Even if the informant specifies that only certain types of food will be brought, anything that comes along with those foods counts as announced (§). Here the Commentary adds that if other people learn of the intended donation and bring food to add to it, their food counts as announced as well. The Vibhaṅga also states that if the informant says a group of people is coming to bring food, the announcement covers anything brought by any member of the group.
The Vibhaṅga makes clear that the announcement is valid only if the informant makes it in the lodging or its vicinity/compound. Thus, for example, if the donors announce their intended donation to the bhikkhu while he is in the village for alms, the donation is still considered unannounced. And, for the same reason, such things as telephone calls, letters, and faxes would also not count.
The Commentary adds that if the donors send a bhikkhu or novice to the lodging to announce the donation, it does not count as announced. In other words, the messenger must be a lay person.
Perception as to whether the food has been properly announced is not a mitigating factor here (see Pd 1).
A bhikkhu counts as ill if he is unable to go for alms.
Effort. Under these circumstances, there is a dukkaṭa in accepting unannounced staple or non-staple food with the purpose of eating it, or in accepting unannounced juice drinks, tonics or medicine with the purpose of taking them as food; a pāṭidesanīya for every mouthful of the unannounced staple or non-staple food one eats; and a dukkaṭa for every mouthful one takes of the unannounced juice drinks, tonics, or medicine for the sake of food.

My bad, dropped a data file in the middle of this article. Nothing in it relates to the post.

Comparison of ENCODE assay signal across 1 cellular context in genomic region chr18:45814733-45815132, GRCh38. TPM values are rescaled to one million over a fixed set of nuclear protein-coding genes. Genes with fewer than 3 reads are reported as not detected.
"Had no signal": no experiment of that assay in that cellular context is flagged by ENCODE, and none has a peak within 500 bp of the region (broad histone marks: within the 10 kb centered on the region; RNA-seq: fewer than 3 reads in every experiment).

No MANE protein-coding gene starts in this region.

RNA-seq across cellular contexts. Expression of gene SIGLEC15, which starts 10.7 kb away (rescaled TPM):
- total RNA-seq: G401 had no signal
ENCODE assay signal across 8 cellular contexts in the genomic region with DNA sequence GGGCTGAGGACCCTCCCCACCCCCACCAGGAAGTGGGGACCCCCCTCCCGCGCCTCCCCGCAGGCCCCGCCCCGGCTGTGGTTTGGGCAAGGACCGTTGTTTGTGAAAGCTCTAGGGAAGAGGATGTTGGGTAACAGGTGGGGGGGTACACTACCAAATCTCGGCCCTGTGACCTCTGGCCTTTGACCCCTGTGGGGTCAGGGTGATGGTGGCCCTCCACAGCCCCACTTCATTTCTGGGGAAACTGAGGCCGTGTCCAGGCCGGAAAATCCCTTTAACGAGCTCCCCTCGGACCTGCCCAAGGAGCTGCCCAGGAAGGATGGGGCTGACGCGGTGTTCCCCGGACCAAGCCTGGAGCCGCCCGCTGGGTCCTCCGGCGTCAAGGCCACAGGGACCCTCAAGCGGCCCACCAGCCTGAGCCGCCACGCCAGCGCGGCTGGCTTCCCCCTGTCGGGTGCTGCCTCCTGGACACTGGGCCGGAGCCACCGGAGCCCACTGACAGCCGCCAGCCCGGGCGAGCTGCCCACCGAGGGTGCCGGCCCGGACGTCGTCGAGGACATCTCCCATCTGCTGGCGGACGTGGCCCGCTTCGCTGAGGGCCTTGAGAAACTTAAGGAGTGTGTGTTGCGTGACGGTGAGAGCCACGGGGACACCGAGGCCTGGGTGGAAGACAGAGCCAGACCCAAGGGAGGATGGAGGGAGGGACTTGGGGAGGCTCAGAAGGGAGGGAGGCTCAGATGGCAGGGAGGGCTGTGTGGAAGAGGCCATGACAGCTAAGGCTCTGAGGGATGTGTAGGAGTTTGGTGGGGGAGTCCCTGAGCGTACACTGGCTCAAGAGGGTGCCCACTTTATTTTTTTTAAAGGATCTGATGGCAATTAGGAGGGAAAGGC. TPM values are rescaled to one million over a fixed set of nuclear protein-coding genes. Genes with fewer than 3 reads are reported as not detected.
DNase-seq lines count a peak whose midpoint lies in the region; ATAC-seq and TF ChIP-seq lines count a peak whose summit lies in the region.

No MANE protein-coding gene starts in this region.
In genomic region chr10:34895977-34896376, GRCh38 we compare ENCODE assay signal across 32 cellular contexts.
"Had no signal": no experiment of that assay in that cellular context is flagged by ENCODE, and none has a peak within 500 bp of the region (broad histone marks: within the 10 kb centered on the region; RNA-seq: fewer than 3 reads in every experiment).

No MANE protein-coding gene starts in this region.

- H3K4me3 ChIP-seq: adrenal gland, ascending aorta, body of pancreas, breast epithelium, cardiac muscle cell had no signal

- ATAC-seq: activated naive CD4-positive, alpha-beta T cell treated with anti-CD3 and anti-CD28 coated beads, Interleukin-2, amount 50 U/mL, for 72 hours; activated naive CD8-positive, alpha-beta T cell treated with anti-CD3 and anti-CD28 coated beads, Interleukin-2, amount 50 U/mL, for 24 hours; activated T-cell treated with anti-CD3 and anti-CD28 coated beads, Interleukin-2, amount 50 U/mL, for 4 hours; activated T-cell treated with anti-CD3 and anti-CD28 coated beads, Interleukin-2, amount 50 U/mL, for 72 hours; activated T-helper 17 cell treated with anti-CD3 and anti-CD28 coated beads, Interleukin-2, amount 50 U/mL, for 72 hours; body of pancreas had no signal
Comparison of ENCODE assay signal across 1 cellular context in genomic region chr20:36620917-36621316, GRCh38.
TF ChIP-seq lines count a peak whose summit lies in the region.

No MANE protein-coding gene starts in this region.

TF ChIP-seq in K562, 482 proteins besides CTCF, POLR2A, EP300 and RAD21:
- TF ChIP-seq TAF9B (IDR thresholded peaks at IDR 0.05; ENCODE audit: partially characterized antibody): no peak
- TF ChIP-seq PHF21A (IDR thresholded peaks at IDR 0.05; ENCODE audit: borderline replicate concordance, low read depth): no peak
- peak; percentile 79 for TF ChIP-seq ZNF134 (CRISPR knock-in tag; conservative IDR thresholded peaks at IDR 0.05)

Non-offenses. There is no offense in eating food accepted in the lodging if one is ill or if the gift was announced. There is also no offense —
in using roots, bark, leaves, or flowers growing in the lodging (or, apparently, in its vicinity or compound);
in eating left-over announced food or food given to one who is ill;
in accepting food outside the lodging and eating it inside; or
in accepting and consuming juice drinks, tonics, and medicines as such and not as food.
The Commentary, in discussing these allowances, makes the following points: 1) If lay people take any of the fruits, roots, etc., growing in the lodging and cook them at home, they must announce the gift before bringing them back to the lodging. 2) If the donors, after announcing the gift, bring large amounts of food, some of it may be set aside — without presenting it to the bhikkhus — to be presented on a later day.
All of this causes no hardships in communities where everyone knows that they have to announce a gift of food before bringing it to the dangerous lodging, but there are bound to be cases where donors do not know that the lodging is dangerous or that they should announce their gifts before bringing them, and they are likely to show up at the lodging with unannounced gifts of food. In such cases, the Commentary recommends: 1) Either have the donor take the food outside the area of the lodging, come back in to announce it, and then go out to bring the food back in to present it; or 2) have the donor take the food outside and have a bhikkhu follow him/her out to accept it there.
In order to minimize the need for doing this, though, it would be a wise policy for a bhikkhu who finds himself living in such a lodging to announce to all his supporters beforehand — and ask them to spread the word — that if they want to bring him gifts of food, they have to come and announce the gifts in advance.
Summary: Eating an unannounced gift of staple or non-staple food after accepting it in a dangerous wilderness lodging when one is not ill is a pāṭidesanīya offense.
"Buddhist Monastic Code I: Chapter 9", by Thanissaro Bhikkhu. Access to Insight, 23 April 2012, http://www.accesstoinsight.org/lib/authors/thanissaro/bmc1/bmc1.ch09.html . Retrieved on 14 November 2012.